Russian hackers steal 1.2bn usernames and passwords

Russian hackers have stolen 1.2bn usernames and passwords in a series of internet heists affecting 420,000 websites — in what is likely to be the biggest data breach ever recorded.

The thievery was described in a New York Times story based on the findings of Hold Security, a Milwaukee firm that has a history of uncovering online security breaches.

“As long as your data is somewhere on the World Wide Web, you may be affected by this breach,” Hold said in a statement on its website.

The identities of the websites that were hacked were not identified by the newspaper, which cited nondisclosure agreements that required Hold Security to keep some information confidential.

The reported break-ins are the latest to raise doubts about the security measures that companies use to protect information online. Security experts believe hackers will continue breaking into computer networks unless companies become more vigilant.

“Companies that rely on usernames and passwords have to develop a sense of urgency about changing this,” said Avivah Litan, a security analyst at the research firm Gartner.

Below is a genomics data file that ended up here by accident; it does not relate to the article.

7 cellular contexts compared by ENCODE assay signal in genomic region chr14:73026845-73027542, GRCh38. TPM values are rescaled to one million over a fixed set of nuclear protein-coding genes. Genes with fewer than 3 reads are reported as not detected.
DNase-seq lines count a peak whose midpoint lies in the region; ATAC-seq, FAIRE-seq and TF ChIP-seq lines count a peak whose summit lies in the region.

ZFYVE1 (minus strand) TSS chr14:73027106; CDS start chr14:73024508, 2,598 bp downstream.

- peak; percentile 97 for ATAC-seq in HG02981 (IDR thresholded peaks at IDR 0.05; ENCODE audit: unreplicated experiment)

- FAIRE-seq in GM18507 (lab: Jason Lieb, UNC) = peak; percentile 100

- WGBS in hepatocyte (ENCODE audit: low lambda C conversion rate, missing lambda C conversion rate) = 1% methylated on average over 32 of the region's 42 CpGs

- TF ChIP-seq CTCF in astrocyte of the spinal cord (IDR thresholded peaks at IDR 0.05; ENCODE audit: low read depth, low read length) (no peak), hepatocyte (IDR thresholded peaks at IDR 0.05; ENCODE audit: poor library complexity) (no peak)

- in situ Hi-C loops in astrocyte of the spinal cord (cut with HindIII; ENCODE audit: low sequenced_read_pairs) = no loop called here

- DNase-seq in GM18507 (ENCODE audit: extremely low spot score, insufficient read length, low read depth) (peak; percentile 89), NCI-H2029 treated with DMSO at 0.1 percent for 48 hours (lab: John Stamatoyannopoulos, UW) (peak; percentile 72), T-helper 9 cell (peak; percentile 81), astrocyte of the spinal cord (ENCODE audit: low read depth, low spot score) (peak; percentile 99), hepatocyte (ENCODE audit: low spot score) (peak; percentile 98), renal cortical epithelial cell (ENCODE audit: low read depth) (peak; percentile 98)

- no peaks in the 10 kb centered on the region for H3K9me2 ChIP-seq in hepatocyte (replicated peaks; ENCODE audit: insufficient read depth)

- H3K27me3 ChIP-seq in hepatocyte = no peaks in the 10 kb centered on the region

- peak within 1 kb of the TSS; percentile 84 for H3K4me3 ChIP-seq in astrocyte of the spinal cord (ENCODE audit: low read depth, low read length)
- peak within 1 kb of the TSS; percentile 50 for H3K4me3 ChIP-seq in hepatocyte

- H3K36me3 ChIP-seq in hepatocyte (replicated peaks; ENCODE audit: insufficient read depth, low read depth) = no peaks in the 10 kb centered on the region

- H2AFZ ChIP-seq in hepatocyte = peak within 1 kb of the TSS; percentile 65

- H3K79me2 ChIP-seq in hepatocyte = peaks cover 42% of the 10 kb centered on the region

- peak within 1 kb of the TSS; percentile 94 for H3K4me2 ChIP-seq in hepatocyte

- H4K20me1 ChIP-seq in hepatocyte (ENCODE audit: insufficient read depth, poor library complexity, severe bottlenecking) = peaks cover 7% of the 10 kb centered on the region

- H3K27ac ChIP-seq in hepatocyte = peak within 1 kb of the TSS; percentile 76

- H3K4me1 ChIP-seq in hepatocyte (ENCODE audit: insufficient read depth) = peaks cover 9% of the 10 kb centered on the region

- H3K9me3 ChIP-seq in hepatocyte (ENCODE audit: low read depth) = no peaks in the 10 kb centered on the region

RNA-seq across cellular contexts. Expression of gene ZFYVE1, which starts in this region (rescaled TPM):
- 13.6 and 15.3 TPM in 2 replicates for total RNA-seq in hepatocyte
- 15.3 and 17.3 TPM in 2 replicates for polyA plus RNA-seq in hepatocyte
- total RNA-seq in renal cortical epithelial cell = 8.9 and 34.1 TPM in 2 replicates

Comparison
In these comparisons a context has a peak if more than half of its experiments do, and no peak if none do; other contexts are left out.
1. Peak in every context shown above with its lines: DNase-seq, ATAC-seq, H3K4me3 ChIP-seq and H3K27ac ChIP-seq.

Retailer Target is still struggling to win back its shoppers’ trust after hackers — believed to be attacking from Eastern Europe — stole 40m credit card numbers and 70m addresses, phone numbers, and other personal information last winter.

Alex Holden, the founder and chief information security officer of Hold Security, told the Times that most of the sites hit by the Russian hackers are still vulnerable to further break-ins.

Besides getting 1.2bn online passwords, the hackers also have amassed 500m email addresses that could help them engineer other crimes, according to Hold Security.

So far little of the information stolen in the wave of attacks appears to have been sold to other online thieves, according to the Times. Instead, the information is being used to send marketing pitches, schemes and other junk messages on social networks, it said.

The breadth of these break-ins should serve as a chilling reminder of the skullduggery that has been going undetected on the internet for years, said John Prisco, CEO of security firm, Triumfant.

“This issue reminds me of an iceberg, where 90% of it is actually under-water,” Prisco said.

“That’s what is going on here... So many cyber breaches today are not actually reported, often times because companies are losing information and they are not even aware of it.”

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